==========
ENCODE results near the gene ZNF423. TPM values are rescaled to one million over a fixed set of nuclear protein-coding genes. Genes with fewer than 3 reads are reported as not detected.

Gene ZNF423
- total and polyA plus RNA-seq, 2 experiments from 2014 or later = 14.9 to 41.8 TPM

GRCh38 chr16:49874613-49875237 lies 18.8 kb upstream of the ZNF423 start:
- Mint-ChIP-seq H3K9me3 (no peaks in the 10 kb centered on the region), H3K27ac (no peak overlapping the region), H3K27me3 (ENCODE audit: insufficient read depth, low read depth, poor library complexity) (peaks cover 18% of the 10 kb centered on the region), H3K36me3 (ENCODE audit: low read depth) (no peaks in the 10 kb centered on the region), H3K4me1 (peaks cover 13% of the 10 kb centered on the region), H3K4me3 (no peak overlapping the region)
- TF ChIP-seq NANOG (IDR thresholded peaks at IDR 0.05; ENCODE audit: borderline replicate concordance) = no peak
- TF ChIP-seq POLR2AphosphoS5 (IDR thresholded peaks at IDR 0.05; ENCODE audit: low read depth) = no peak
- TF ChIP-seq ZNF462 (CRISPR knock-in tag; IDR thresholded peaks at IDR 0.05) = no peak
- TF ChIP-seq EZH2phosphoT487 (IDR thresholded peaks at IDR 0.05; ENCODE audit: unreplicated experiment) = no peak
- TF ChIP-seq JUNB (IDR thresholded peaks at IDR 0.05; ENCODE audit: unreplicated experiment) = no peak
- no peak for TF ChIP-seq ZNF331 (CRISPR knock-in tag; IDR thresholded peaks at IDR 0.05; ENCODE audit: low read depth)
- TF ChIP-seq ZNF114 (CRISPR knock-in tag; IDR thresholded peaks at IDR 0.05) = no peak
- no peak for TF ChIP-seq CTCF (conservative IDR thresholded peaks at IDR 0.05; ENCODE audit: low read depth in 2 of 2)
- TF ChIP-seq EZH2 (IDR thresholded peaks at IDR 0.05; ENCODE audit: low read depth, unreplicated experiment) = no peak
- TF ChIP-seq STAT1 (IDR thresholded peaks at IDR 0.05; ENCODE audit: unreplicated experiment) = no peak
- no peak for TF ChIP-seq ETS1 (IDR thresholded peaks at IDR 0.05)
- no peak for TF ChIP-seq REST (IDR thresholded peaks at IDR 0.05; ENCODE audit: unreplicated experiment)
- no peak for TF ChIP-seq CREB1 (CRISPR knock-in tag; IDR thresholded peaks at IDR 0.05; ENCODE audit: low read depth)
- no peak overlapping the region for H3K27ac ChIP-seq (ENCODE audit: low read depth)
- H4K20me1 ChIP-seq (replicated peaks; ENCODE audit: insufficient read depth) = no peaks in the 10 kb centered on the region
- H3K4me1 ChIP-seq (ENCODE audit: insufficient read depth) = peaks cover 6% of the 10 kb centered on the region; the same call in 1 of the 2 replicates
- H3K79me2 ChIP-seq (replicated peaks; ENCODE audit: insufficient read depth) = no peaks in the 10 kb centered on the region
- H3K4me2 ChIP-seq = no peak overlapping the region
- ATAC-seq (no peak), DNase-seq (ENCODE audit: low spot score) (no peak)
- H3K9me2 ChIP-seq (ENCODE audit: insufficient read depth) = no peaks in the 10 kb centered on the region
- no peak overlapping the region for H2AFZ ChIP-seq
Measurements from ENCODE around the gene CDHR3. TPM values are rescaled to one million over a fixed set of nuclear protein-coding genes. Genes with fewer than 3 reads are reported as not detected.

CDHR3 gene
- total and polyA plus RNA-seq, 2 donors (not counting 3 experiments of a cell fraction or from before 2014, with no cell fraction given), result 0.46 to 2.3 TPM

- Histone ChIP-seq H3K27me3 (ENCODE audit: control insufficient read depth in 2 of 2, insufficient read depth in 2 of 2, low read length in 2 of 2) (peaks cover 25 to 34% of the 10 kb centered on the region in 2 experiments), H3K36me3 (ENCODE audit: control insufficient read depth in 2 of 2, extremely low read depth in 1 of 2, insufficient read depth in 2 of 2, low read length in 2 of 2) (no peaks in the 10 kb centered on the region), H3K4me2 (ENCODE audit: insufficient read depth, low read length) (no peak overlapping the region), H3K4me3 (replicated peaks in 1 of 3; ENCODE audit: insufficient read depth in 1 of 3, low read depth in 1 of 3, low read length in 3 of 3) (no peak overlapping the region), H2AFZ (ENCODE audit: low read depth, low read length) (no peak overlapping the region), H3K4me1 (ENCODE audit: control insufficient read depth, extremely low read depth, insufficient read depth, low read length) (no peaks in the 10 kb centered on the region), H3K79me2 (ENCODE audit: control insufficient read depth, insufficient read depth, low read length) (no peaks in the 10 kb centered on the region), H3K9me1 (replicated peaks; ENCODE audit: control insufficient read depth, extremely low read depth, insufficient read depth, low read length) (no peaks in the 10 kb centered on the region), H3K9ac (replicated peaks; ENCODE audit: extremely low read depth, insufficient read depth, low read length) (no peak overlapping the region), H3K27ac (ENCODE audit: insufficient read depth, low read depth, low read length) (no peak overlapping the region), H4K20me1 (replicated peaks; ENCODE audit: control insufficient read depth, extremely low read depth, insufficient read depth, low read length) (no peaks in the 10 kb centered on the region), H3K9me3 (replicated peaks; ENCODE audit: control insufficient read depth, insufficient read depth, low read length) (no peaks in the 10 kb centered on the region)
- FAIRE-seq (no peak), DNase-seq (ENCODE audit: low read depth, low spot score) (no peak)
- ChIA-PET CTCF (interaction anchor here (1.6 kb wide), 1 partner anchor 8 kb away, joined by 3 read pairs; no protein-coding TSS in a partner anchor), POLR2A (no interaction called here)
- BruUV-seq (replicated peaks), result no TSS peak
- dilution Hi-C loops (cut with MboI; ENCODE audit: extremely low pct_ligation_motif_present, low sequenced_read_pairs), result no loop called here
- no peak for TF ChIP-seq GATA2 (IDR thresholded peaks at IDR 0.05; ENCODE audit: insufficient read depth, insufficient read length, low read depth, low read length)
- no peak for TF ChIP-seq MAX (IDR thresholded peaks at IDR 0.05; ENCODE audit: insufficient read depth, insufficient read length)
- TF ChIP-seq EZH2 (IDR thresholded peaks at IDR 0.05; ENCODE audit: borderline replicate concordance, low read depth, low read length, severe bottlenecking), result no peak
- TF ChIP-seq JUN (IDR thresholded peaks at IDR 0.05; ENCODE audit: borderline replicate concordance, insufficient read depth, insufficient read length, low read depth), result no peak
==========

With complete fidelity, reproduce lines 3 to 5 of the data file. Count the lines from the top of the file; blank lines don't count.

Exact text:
- total and polyA plus RNA-seq, 2 experiments from 2014 or later = 14.9 to 41.8 TPM

GRCh38 chr16:49874613-49875237 lies 18.8 kb upstream of the ZNF423 start:
- Mint-ChIP-seq H3K9me3 (no peaks in the 10 kb centered on the region), H3K27ac (no peak overlapping the region), H3K27me3 (ENCODE audit: insufficient read depth, low read depth, poor library complexity) (peaks cover 18% of the 10 kb centered on the region), H3K36me3 (ENCODE audit: low read depth) (no peaks in the 10 kb centered on the region), H3K4me1 (peaks cover 13% of the 10 kb centered on the region), H3K4me3 (no peak overlapping the region)